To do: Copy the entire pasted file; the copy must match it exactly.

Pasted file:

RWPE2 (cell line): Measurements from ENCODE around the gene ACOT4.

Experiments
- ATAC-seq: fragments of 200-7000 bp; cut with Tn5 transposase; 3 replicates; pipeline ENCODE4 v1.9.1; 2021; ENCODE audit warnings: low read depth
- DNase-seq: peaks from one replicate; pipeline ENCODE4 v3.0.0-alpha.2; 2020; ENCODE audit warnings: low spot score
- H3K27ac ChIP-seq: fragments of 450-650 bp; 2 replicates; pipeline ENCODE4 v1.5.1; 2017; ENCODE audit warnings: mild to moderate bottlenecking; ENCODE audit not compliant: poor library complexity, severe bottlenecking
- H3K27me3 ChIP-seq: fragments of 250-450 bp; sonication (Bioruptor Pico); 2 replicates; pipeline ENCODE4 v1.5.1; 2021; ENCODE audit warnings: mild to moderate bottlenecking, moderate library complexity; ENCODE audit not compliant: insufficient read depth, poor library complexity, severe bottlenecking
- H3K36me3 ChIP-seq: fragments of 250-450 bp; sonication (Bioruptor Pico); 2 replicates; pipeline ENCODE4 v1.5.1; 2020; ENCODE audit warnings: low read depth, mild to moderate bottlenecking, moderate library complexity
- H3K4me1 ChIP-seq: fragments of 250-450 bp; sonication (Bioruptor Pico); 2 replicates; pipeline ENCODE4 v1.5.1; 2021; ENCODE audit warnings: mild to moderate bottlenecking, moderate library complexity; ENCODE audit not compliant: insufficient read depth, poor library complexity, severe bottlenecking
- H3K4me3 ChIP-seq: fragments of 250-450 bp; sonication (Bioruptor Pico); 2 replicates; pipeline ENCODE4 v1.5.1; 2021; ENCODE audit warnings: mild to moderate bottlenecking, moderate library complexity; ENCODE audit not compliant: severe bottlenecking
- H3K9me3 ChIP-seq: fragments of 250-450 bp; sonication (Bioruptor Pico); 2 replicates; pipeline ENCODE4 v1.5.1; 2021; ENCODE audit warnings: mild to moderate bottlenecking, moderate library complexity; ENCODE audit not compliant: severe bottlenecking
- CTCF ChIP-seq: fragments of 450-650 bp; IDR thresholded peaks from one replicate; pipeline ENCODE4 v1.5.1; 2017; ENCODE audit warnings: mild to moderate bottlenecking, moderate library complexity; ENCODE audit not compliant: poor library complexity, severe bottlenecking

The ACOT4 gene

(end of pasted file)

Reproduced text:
RWPE2 (cell line): Measurements from ENCODE around the gene ACOT4.

Experiments
- ATAC-seq: fragments of 200-7000 bp; cut with Tn5 transposase; 3 replicates; pipeline ENCODE4 v1.9.1; 2021; ENCODE audit warnings: low read depth
- DNase-seq: peaks from one replicate; pipeline ENCODE4 v3.0.0-alpha.2; 2020; ENCODE audit warnings: low spot score
- H3K27ac ChIP-seq: fragments of 450-650 bp; 2 replicates; pipeline ENCODE4 v1.5.1; 2017; ENCODE audit warnings: mild to moderate bottlenecking; ENCODE audit not compliant: poor library complexity, severe bottlenecking
- H3K27me3 ChIP-seq: fragments of 250-450 bp; sonication (Bioruptor Pico); 2 replicates; pipeline ENCODE4 v1.5.1; 2021; ENCODE audit warnings: mild to moderate bottlenecking, moderate library complexity; ENCODE audit not compliant: insufficient read depth, poor library complexity, severe bottlenecking
- H3K36me3 ChIP-seq: fragments of 250-450 bp; sonication (Bioruptor Pico); 2 replicates; pipeline ENCODE4 v1.5.1; 2020; ENCODE audit warnings: low read depth, mild to moderate bottlenecking, moderate library complexity
- H3K4me1 ChIP-seq: fragments of 250-450 bp; sonication (Bioruptor Pico); 2 replicates; pipeline ENCODE4 v1.5.1; 2021; ENCODE audit warnings: mild to moderate bottlenecking, moderate library complexity; ENCODE audit not compliant: insufficient read depth, poor library complexity, severe bottlenecking
- H3K4me3 ChIP-seq: fragments of 250-450 bp; sonication (Bioruptor Pico); 2 replicates; pipeline ENCODE4 v1.5.1; 2021; ENCODE audit warnings: mild to moderate bottlenecking, moderate library complexity; ENCODE audit not compliant: severe bottlenecking
- H3K9me3 ChIP-seq: fragments of 250-450 bp; sonication (Bioruptor Pico); 2 replicates; pipeline ENCODE4 v1.5.1; 2021; ENCODE audit warnings: mild to moderate bottlenecking, moderate library complexity; ENCODE audit not compliant: severe bottlenecking
- CTCF ChIP-seq: fragments of 450-650 bp; IDR thresholded peaks from one replicate; pipeline ENCODE4 v1.5.1; 2017; ENCODE audit warnings: mild to moderate bottlenecking, moderate library complexity; ENCODE audit not compliant: poor library complexity, severe bottlenecking

The ACOT4 gene